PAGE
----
Director Compensation
Our nonemployee directors receive compensation for their service on our Board. The compensation is comprised of cash retainers and equity awards. In addition, our nonemployee directors are reimbursed for reasonable expenses. 
 
2011
($)
Board Retainer
90,000

  
Committee Chair Retainer
 
 
—Audit Committee
30,000

  
—Human Resources Committee
30,000

(1)
—Nominating and Corporate Governance Committee
17,500

 
Committee Member Retainer
 
 
—Audit Committee
15,000

  
—All Other Committees
10,000

  
Lead Independent Director Retainer
30,000

  
Annual Equity Award
150,000

  
Initial Equity Award
150,000

  
(1) The retainer for the chair of the Human Resources Committee was increased from $17,500 to $30,000 beginning with the second fiscal quarter of 2011.
All equity awards for nonemployee directors will be issued pursuant to the IHS Inc. 2004 Directors Stock Plan. The Board Retainer and certain other retainers may be converted into deferred stock units or deferred under the IHS Inc. 2004 Directors Stock Plan.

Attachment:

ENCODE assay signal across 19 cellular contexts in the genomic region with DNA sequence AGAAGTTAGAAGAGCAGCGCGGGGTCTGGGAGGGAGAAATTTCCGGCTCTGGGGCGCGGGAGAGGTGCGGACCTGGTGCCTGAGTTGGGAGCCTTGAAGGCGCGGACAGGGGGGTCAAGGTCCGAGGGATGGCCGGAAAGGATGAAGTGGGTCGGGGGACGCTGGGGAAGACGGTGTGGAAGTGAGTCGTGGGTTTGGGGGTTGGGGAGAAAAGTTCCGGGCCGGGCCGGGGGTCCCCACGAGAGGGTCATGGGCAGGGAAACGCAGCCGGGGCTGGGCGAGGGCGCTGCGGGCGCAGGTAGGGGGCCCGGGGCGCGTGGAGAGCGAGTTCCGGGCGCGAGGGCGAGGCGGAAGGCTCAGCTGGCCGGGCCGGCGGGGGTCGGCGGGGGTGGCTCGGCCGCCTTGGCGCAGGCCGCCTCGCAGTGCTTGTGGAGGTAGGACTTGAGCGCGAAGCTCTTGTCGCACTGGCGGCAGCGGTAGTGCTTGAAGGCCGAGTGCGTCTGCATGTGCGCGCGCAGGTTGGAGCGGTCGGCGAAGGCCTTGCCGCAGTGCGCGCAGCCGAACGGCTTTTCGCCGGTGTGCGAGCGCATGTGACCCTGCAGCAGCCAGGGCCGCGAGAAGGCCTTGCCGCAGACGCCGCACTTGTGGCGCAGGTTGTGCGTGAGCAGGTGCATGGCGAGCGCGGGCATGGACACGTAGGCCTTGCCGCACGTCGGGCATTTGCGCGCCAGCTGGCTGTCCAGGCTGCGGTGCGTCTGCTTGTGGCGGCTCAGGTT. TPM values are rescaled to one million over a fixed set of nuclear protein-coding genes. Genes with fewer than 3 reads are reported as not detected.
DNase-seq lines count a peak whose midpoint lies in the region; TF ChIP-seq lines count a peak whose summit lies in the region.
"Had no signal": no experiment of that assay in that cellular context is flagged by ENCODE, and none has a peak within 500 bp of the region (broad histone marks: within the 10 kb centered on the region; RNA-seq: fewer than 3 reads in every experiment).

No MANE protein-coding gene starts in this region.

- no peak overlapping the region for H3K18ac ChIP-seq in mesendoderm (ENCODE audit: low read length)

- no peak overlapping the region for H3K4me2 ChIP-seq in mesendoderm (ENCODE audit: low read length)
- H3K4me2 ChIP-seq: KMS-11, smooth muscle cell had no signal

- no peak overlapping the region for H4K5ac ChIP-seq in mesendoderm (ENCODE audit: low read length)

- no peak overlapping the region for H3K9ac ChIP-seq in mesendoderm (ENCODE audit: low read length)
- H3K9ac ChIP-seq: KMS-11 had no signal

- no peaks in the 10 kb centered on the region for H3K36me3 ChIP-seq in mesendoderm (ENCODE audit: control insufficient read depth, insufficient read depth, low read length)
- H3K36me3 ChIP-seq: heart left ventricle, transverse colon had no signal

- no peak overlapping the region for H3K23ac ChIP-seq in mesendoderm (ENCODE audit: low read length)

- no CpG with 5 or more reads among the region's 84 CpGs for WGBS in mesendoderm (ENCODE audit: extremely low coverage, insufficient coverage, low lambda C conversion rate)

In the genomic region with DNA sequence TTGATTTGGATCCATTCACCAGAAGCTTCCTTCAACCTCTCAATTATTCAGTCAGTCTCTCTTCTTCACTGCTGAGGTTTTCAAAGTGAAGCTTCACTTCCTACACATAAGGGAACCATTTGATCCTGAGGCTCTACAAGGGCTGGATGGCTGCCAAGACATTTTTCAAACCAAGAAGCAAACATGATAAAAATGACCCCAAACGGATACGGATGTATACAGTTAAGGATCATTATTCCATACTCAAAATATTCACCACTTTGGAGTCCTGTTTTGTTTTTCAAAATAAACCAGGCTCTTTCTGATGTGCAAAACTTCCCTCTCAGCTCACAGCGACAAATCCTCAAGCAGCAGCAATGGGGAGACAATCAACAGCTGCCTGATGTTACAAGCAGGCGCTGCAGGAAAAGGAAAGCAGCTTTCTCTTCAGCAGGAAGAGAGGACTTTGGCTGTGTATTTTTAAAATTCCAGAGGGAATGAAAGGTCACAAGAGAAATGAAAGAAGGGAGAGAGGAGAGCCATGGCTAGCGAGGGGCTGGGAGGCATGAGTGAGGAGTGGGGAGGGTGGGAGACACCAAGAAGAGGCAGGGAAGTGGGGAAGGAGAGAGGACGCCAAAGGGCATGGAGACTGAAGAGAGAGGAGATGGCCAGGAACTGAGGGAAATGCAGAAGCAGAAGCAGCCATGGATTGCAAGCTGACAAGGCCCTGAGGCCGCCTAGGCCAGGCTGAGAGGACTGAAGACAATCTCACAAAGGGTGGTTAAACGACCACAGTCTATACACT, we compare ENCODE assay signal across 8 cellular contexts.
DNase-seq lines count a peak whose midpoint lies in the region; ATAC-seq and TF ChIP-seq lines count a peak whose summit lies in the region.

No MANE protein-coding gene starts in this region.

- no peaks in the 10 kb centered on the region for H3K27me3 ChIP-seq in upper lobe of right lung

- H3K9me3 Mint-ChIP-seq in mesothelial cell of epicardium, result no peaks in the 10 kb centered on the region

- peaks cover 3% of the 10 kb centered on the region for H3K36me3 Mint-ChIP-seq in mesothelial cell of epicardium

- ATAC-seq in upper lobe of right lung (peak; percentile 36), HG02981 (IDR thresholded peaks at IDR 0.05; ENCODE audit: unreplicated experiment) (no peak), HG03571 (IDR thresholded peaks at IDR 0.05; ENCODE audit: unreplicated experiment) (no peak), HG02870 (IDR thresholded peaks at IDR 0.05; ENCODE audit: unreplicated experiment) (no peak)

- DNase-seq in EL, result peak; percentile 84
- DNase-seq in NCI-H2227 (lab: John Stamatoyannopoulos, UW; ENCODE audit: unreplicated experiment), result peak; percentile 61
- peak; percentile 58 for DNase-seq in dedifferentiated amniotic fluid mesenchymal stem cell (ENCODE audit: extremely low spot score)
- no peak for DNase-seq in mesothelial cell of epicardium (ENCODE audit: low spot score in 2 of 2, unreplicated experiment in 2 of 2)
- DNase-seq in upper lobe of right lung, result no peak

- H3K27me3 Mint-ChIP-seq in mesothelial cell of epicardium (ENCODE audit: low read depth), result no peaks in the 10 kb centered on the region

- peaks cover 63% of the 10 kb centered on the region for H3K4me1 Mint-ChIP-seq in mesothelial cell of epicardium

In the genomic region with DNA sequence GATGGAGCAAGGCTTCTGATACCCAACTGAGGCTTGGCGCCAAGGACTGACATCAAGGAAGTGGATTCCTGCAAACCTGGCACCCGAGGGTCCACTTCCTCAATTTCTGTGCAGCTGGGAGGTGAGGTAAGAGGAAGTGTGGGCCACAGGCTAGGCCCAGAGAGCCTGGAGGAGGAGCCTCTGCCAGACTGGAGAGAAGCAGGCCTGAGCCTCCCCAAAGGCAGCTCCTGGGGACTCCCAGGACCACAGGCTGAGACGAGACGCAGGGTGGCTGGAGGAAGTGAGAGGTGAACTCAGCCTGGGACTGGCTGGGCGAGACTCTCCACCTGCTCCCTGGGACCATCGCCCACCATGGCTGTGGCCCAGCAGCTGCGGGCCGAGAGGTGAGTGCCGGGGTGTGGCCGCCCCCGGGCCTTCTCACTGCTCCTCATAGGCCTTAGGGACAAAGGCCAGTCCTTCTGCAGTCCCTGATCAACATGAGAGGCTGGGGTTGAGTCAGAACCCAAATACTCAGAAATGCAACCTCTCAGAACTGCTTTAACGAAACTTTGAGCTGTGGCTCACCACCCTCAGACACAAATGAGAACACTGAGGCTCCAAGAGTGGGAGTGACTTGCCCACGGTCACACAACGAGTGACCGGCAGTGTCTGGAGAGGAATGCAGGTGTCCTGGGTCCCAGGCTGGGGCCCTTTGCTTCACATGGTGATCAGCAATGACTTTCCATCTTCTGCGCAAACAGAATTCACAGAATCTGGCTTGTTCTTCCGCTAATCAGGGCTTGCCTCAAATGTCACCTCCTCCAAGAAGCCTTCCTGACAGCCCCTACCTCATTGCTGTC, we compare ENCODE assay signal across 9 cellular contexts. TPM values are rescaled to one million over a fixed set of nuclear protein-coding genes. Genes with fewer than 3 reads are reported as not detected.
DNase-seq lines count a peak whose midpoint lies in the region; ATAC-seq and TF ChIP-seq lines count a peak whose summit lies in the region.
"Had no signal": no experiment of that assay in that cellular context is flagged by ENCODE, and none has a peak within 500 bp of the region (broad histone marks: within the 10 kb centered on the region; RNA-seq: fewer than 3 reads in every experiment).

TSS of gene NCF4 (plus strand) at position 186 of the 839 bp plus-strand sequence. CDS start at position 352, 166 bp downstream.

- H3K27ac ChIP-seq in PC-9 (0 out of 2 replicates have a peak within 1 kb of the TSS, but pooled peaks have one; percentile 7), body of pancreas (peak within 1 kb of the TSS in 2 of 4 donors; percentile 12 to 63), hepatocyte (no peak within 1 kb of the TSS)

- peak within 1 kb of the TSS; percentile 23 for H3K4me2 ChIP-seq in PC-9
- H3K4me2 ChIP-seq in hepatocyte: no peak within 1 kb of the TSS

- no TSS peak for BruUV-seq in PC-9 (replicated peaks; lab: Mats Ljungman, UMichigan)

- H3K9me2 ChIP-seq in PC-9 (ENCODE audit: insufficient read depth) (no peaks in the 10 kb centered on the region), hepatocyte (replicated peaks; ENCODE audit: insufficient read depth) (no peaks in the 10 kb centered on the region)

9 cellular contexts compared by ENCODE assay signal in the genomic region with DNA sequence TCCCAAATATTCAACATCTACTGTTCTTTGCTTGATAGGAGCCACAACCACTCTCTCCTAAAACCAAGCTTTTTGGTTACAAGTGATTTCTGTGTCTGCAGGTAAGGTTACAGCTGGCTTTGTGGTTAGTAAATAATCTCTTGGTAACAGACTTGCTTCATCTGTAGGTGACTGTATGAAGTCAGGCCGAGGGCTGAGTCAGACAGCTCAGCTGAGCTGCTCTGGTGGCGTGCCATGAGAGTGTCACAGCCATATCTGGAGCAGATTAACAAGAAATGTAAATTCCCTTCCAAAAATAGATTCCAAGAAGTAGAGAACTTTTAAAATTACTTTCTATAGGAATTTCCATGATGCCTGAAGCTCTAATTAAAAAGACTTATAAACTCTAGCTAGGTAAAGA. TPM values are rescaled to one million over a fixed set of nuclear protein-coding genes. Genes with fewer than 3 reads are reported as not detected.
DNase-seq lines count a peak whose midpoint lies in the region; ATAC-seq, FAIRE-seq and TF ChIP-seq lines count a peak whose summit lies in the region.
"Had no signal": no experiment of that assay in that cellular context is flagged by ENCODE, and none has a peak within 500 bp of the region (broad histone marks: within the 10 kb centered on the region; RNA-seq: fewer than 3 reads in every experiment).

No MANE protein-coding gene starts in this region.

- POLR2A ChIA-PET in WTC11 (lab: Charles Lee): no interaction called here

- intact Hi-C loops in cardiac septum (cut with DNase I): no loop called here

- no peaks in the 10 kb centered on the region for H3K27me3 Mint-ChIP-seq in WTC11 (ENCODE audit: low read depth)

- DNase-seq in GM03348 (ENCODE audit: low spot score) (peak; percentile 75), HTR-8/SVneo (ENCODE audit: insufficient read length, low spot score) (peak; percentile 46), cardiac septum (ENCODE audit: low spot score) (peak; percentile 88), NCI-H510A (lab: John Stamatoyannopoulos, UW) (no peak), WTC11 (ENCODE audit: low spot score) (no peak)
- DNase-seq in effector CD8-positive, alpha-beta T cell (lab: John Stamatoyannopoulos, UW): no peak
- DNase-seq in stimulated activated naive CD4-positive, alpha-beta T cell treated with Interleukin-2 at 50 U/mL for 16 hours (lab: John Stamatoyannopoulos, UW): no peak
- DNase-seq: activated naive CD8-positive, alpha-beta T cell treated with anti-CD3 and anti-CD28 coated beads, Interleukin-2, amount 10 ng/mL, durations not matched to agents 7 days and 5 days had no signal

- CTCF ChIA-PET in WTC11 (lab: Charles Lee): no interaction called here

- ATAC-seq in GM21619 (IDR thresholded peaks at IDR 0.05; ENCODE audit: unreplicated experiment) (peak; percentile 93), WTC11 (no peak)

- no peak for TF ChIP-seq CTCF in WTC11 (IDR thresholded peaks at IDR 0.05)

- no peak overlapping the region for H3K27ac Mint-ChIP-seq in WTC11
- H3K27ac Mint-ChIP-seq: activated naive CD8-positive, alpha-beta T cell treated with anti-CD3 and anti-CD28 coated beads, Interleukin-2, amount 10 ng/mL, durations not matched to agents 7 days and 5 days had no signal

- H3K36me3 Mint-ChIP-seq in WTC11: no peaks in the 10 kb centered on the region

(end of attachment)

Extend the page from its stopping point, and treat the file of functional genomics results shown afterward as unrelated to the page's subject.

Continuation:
We provide liability insurance for our directors and officers.
By agreement between Mr. Grolman and IHS, Mr. Grolman has not received cash compensation for his service as a director of IHS. Beginning in 2011, Mr. Grolman received an annual equity award, due to a change in his employer's policy that had previously prevented Mr. Grolman from receiving any compensation.

Director Compensation During Fiscal Year 2011
The following table sets forth information concerning the compensation of our nonemployee directors during the fiscal year ended November 30, 2011. Directors did not receive any stock option awards during fiscal year 2011

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Name
  
Fees Earned
or Paid in
Cash ($)
 
Stock Awards ($)(4)
 
Change in
 Pension Value
 and
Nonqualified
 Deferred
Compensation
Earnings ($)(5)
 
All Other Compensation ($)
Total ($)
 
C. Michael Armstrong
  
 
147,500

  
 
 
149,969